The minibus dropped the 13 of us off at Ping Che, far away from the comfortable air-conditioners in shopping malls and convenience of MTR stations. However, nothing could extinguish our passion of visiting the elderly while performing the characteristic Fire Dragon Dance, a long-time tradition in other parts of Hong Kong which has been a prominent feature of Ping Che in recent years.
Carefully weaving the metal wires around the frame, we raced to put the finishing touches on this magnificent creature. Following the beat of the gong and the drum, we practiced how not to lose our balance holding such a gigantic being in our grasp, or, if possible, how to effectively control the fire dragon and tilt its body in various directions like the professionals would.
We were almost drained as we managed to drag ourselves to the entrance of the nursing home. As the music started to ring in the dining hall, where a Mid-Autumn Festival party for the residing elders is in full swing, I led the march-in, swinging the Dragon Ball with all my strength while trying to recall which moves ensue. The rest of the volunteers followed me around the hall, replicating the movements Mr. Wong showed us half an hour ago. The jubilation emanated from within as the elders gazed like naive children at the fire dragon and our clumsy yet earnest body movements. Some even tried to reach out and feel its straw body by their palms! This was something simply unparalleled.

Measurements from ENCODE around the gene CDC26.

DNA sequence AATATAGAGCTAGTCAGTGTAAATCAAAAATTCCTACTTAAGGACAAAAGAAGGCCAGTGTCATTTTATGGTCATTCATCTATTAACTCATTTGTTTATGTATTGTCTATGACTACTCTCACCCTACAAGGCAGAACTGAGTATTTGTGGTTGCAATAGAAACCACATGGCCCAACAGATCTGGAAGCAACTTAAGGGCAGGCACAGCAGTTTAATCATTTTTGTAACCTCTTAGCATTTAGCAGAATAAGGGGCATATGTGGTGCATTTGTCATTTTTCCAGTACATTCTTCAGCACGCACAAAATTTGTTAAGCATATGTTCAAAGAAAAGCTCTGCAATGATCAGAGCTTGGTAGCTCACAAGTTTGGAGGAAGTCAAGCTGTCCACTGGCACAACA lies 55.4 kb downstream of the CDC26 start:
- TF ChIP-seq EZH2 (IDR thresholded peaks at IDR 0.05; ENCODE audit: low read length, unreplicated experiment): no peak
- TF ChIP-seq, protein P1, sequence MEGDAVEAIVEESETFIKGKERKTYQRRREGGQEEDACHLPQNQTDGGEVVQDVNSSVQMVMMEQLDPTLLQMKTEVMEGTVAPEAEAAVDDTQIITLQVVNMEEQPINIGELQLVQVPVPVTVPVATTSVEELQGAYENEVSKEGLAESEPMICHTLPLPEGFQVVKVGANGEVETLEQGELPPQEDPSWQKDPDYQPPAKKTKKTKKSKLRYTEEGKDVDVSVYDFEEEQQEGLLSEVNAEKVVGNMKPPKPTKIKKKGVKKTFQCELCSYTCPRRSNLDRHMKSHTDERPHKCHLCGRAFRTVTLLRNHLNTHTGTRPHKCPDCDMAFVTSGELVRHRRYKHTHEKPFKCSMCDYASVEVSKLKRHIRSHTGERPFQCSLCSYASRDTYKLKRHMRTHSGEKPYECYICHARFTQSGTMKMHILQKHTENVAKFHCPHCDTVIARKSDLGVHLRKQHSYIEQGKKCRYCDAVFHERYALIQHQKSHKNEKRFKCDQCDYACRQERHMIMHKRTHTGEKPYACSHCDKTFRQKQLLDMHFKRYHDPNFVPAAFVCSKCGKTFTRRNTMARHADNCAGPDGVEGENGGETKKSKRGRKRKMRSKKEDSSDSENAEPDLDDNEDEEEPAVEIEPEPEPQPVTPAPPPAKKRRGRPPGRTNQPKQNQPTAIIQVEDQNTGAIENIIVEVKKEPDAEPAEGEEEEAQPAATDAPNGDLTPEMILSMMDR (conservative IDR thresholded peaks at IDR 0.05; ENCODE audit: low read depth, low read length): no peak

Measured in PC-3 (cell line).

Knees weak, arms heavy, palms sweaty, shoulders suffering from sunburnt — if these are all I brought home, then no doubt the day would be a nightmare. Luckily, renewed friendship, a whole new perspective about villages, bringing joy and elation to elders… countless scenes and memories deeply engraved on my mind has already more than compensated me.
Text by Owen Chau